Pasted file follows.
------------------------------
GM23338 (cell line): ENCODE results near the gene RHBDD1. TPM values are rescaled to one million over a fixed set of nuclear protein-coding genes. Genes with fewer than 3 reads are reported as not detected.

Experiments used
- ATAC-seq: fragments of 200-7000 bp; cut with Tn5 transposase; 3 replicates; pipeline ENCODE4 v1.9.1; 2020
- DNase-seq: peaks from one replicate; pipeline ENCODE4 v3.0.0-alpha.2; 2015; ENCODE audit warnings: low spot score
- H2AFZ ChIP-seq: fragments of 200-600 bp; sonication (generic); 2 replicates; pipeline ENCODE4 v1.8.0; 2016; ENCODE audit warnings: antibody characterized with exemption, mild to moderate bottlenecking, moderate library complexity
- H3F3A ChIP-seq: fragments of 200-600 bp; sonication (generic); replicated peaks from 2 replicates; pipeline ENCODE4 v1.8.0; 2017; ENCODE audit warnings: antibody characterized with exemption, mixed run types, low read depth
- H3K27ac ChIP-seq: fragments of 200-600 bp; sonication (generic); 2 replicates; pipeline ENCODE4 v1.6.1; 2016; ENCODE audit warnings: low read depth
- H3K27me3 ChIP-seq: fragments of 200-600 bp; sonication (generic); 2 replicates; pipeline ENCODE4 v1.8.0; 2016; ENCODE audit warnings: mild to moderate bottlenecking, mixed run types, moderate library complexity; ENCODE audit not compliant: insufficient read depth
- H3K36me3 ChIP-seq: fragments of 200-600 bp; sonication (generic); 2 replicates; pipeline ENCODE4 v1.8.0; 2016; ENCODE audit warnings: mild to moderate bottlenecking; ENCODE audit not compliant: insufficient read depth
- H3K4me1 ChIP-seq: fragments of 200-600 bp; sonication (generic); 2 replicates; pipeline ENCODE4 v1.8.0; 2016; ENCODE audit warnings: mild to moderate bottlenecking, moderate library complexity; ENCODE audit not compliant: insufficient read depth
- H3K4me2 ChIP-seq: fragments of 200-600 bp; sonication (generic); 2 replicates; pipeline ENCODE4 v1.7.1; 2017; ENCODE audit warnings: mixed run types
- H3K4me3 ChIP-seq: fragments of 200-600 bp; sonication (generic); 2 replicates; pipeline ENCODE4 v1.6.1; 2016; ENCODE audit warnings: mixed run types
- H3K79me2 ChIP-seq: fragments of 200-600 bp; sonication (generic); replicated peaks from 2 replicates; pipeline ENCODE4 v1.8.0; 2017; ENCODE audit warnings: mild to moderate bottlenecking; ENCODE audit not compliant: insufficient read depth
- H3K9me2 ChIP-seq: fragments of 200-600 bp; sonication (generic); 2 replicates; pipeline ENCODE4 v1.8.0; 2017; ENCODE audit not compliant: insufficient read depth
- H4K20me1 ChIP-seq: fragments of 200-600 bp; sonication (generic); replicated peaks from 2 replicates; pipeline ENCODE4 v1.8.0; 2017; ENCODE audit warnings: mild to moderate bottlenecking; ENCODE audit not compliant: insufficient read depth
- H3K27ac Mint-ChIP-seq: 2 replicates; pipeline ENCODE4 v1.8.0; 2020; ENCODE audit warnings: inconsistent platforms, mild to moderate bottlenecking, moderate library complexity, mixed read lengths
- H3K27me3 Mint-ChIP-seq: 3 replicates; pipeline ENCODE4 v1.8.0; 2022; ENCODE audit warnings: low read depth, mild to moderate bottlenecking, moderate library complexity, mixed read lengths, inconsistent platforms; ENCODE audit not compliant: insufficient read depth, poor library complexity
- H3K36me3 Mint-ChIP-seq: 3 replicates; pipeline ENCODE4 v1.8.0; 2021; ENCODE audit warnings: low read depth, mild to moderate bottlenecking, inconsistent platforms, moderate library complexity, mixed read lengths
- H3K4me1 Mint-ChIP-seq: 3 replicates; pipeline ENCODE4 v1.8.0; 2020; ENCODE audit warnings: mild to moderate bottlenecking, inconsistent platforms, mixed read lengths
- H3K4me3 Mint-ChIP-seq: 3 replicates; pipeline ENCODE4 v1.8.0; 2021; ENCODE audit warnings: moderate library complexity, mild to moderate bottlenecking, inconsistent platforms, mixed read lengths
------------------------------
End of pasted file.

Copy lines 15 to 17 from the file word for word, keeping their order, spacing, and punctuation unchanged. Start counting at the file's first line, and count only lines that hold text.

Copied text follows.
- H4K20me1 ChIP-seq: fragments of 200-600 bp; sonication (generic); replicated peaks from 2 replicates; pipeline ENCODE4 v1.8.0; 2017; ENCODE audit warnings: mild to moderate bottlenecking; ENCODE audit not compliant: insufficient read depth
- H3K27ac Mint-ChIP-seq: 2 replicates; pipeline ENCODE4 v1.8.0; 2020; ENCODE audit warnings: inconsistent platforms, mild to moderate bottlenecking, moderate library complexity, mixed read lengths
- H3K27me3 Mint-ChIP-seq: 3 replicates; pipeline ENCODE4 v1.8.0; 2022; ENCODE audit warnings: low read depth, mild to moderate bottlenecking, moderate library complexity, mixed read lengths, inconsistent platforms; ENCODE audit not compliant: insufficient read depth, poor library complexity